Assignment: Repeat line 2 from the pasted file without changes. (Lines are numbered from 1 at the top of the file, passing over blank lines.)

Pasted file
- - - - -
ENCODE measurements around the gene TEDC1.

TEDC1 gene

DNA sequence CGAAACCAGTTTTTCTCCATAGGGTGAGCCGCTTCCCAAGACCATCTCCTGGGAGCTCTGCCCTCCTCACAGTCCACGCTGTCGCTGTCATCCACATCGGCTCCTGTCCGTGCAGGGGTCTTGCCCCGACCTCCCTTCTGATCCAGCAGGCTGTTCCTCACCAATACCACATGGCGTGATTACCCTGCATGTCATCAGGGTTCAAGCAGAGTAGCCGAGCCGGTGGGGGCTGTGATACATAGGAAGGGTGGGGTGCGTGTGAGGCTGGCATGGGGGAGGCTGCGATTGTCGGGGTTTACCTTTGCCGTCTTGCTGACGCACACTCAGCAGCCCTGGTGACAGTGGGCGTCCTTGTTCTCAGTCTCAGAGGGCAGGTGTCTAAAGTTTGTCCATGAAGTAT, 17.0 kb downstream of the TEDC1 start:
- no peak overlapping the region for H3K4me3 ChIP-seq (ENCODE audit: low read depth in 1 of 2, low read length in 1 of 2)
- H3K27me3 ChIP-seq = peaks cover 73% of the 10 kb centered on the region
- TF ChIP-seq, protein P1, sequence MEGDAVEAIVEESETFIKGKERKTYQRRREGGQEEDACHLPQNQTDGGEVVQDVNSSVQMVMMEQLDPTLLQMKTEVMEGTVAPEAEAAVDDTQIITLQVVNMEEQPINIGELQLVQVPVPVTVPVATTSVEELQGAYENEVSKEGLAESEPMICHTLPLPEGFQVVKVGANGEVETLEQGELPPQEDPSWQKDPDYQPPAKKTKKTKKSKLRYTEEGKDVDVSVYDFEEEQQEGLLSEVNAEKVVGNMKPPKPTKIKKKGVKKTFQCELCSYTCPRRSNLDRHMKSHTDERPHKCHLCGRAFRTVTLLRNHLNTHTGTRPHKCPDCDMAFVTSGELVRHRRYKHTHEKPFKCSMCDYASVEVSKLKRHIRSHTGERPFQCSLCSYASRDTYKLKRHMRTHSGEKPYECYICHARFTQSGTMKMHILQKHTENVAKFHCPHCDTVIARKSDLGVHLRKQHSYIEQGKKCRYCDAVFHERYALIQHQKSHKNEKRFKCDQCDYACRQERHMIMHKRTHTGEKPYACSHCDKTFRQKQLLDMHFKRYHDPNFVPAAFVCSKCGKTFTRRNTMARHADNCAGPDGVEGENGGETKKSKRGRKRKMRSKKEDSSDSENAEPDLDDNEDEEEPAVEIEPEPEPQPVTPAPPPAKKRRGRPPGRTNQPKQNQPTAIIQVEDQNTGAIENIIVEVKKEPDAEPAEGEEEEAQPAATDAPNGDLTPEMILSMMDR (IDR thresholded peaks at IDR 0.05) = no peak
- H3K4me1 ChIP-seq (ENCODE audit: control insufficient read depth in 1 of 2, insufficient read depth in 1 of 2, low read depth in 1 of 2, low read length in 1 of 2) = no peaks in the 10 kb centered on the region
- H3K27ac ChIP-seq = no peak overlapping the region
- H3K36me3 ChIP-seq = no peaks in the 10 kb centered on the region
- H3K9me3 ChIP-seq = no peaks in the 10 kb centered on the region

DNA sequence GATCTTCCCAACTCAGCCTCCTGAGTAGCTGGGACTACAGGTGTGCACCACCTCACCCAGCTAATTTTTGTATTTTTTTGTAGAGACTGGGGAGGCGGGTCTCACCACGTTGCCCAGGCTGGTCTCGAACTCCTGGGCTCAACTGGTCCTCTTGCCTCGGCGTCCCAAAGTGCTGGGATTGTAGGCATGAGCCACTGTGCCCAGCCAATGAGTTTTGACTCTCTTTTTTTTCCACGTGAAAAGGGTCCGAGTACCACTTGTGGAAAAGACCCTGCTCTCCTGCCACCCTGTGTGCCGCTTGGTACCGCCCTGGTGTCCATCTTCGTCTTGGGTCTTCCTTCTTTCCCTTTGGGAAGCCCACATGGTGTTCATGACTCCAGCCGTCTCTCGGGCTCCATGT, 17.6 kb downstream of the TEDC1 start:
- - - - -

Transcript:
TEDC1 gene